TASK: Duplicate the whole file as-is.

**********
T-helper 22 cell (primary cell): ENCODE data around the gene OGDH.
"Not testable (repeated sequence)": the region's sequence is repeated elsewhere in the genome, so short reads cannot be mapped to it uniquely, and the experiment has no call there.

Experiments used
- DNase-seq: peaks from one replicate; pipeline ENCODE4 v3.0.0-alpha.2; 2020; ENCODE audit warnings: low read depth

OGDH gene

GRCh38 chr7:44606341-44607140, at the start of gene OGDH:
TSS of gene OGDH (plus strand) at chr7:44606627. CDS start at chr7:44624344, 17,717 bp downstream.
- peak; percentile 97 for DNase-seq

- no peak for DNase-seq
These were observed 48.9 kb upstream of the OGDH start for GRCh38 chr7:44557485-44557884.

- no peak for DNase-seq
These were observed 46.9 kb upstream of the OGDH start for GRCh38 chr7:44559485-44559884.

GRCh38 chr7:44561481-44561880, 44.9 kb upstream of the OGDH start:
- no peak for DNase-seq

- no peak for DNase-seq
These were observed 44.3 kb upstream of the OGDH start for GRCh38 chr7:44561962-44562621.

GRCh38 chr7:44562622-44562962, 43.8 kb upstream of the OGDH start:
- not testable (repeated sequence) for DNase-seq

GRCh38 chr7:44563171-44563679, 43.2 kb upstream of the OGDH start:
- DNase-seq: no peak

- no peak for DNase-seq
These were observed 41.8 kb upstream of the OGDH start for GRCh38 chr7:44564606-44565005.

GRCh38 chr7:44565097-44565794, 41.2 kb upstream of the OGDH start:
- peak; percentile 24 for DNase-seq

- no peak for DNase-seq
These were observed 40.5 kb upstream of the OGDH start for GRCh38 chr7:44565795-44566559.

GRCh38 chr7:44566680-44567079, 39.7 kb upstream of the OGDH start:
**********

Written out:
T-helper 22 cell (primary cell): ENCODE data around the gene OGDH.
"Not testable (repeated sequence)": the region's sequence is repeated elsewhere in the genome, so short reads cannot be mapped to it uniquely, and the experiment has no call there.

Experiments used
- DNase-seq: peaks from one replicate; pipeline ENCODE4 v3.0.0-alpha.2; 2020; ENCODE audit warnings: low read depth

OGDH gene

GRCh38 chr7:44606341-44607140, at the start of gene OGDH:
TSS of gene OGDH (plus strand) at chr7:44606627. CDS start at chr7:44624344, 17,717 bp downstream.
- peak; percentile 97 for DNase-seq

- no peak for DNase-seq
These were observed 48.9 kb upstream of the OGDH start for GRCh38 chr7:44557485-44557884.

- no peak for DNase-seq
These were observed 46.9 kb upstream of the OGDH start for GRCh38 chr7:44559485-44559884.

GRCh38 chr7:44561481-44561880, 44.9 kb upstream of the OGDH start:
- no peak for DNase-seq

- no peak for DNase-seq
These were observed 44.3 kb upstream of the OGDH start for GRCh38 chr7:44561962-44562621.

GRCh38 chr7:44562622-44562962, 43.8 kb upstream of the OGDH start:
- not testable (repeated sequence) for DNase-seq

GRCh38 chr7:44563171-44563679, 43.2 kb upstream of the OGDH start:
- DNase-seq: no peak

- no peak for DNase-seq
These were observed 41.8 kb upstream of the OGDH start for GRCh38 chr7:44564606-44565005.

GRCh38 chr7:44565097-44565794, 41.2 kb upstream of the OGDH start:
- peak; percentile 24 for DNase-seq

- no peak for DNase-seq
These were observed 40.5 kb upstream of the OGDH start for GRCh38 chr7:44565795-44566559.

GRCh38 chr7:44566680-44567079, 39.7 kb upstream of the OGDH start: